Which brings us back around to the CO2 generators which are used by actual farmers and others in agriculture.

Wednesday, April 2, 2008

A Question of Ethics

I hear lots of people talk about ethics and all kinds of statements regarding who is being unethical. I'd like to consider a not-so hypothetical scenario

There is a consulting company - they have specialists that do work in a certain area that clients pay for, the industry isn't important. One day one of the consultants leaves and heads off to a frontiers unknown.

Let's say a few weeks later one of the company's current consultants searches for and finds that ex-employee's name active in one of your client's user database. This current employee who is currently working with that client, recognizing the name of your ex-employee (he did search for it) contacts the customer and says - hey why is this person's account active? The customer says - "well after we learned he left your company we reached out to that ex-employee and offered him some consulting work".

Now the employee that left had previously worked with this client in the past as part of the consulting company. The employee did not leave to work with this client, and did not get work from the client that you necessarily wanted. This was not full-time consulting work or the ex-employees primary employer.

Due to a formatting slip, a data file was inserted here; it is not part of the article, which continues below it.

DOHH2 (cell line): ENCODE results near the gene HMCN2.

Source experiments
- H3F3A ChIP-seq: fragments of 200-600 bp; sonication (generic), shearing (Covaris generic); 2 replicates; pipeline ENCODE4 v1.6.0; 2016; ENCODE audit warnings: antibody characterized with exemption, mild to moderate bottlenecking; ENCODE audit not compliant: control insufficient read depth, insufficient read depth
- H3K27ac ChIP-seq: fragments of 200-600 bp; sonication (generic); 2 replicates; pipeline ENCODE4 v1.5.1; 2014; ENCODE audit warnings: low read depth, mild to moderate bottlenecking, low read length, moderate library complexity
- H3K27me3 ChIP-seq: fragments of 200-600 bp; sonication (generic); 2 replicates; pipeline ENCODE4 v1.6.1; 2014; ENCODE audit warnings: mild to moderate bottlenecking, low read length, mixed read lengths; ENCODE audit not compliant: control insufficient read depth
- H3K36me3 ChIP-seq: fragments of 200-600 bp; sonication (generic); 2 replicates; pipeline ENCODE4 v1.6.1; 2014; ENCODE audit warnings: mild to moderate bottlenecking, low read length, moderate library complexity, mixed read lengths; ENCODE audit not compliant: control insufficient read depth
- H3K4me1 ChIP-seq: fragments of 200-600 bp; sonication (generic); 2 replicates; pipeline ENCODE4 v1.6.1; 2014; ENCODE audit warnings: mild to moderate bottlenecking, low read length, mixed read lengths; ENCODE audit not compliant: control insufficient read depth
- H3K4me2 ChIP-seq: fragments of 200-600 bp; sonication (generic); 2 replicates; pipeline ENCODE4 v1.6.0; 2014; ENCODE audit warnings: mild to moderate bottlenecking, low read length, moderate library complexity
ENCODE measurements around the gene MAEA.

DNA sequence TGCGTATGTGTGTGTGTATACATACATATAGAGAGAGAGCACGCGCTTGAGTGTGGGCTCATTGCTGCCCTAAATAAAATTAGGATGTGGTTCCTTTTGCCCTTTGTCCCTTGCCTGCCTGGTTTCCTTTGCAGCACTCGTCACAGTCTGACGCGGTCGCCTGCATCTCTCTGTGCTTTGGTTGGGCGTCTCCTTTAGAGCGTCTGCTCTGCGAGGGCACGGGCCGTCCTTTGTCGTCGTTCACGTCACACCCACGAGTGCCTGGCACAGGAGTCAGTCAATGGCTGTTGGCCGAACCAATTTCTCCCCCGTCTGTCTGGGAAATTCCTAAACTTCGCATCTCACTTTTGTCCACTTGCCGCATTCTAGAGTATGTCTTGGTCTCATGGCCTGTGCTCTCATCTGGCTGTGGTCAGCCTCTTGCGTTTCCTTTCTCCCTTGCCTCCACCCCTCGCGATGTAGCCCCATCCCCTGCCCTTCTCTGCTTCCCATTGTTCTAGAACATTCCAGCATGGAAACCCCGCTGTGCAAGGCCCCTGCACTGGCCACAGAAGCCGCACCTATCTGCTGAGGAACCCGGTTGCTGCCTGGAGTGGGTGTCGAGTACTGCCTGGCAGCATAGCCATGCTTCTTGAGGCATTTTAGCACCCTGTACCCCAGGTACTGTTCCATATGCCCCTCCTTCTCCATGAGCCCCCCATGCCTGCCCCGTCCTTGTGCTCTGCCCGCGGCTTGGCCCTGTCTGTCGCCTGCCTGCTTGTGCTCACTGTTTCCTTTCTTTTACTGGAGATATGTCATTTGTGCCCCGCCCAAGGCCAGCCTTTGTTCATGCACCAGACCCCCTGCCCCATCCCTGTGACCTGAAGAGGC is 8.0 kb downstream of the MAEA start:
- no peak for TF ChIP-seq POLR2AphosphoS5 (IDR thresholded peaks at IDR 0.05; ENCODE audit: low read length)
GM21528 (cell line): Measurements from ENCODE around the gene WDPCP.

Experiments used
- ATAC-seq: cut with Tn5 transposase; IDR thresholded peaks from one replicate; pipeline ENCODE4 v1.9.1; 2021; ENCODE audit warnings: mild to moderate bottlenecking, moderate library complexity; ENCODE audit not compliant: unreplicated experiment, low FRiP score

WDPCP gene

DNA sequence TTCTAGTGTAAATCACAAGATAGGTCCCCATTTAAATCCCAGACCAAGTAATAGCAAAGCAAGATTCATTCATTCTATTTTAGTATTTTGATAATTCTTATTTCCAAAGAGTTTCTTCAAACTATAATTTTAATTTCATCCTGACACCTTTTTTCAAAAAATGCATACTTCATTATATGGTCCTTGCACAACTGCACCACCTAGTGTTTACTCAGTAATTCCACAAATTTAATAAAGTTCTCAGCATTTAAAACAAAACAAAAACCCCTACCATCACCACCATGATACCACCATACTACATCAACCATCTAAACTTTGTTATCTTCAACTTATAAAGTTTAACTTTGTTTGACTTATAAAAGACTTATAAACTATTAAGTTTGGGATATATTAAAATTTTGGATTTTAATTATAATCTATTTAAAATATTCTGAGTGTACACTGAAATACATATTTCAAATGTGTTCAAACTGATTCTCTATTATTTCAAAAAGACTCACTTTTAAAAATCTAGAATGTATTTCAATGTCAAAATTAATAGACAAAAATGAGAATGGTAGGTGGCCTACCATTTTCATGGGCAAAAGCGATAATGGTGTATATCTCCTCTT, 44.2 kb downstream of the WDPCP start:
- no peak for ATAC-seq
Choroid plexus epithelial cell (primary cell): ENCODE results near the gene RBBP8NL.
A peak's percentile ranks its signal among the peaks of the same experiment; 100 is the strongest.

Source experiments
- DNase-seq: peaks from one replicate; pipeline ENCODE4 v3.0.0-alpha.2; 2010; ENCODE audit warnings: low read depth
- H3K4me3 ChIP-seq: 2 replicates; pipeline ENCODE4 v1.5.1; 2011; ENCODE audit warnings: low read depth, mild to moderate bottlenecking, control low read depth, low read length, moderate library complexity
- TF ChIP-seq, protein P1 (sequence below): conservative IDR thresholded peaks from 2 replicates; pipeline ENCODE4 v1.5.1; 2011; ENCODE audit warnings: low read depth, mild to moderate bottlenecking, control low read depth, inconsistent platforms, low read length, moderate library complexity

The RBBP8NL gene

But the company president doesn't know those details. All the president is told is that his ex-employee is now working with one of the company's clients where a damaged relationship exists.
Thus the president of the company decides to contact this ex-employee and tell the ex-employee how upsetting it is that the ex-employee is willing to compete with the company (the parting was on good terms) and take work with one of the company's clients. The president gives the ex-employee an earful and maybe the president even considers a call to the client to give the client an earful. But the ex-employee says - "hey not true I didn't leave to take your work with this client" and even goes so far as offering to let the company have the work (since it's only part time) and even offers to try and work with the client to improve the company's already damaged relationship with the client.

The question; Where are the ethics violations?
Is it ethical for the ex-employee to have done work with your client? (making clear all parties agree there is no illegal relationship)
Is it ethical for your current employee to dig the customer's user database to find an ex-employee and then report to you about the presence of an account?
Is it ethical of you to contact the ex-employee and claim they should give up the work the client contacted them about and offered to them?

I have my opinions with regard to the fact that I think the one who is ethically in question is the employee who took a customer's proprietary data and used it to find an ex-employee in that data, but I'm open to other opinions and debate - but you have to provide any specific context you want to use to justify your position, since my context is a real world scenario. (and no I'm not involved I haven't changed jobs in excess of 5 years and don't have any current plans to do so, I just know one of the parties involved as a friend and don't want to identify parties even by implication)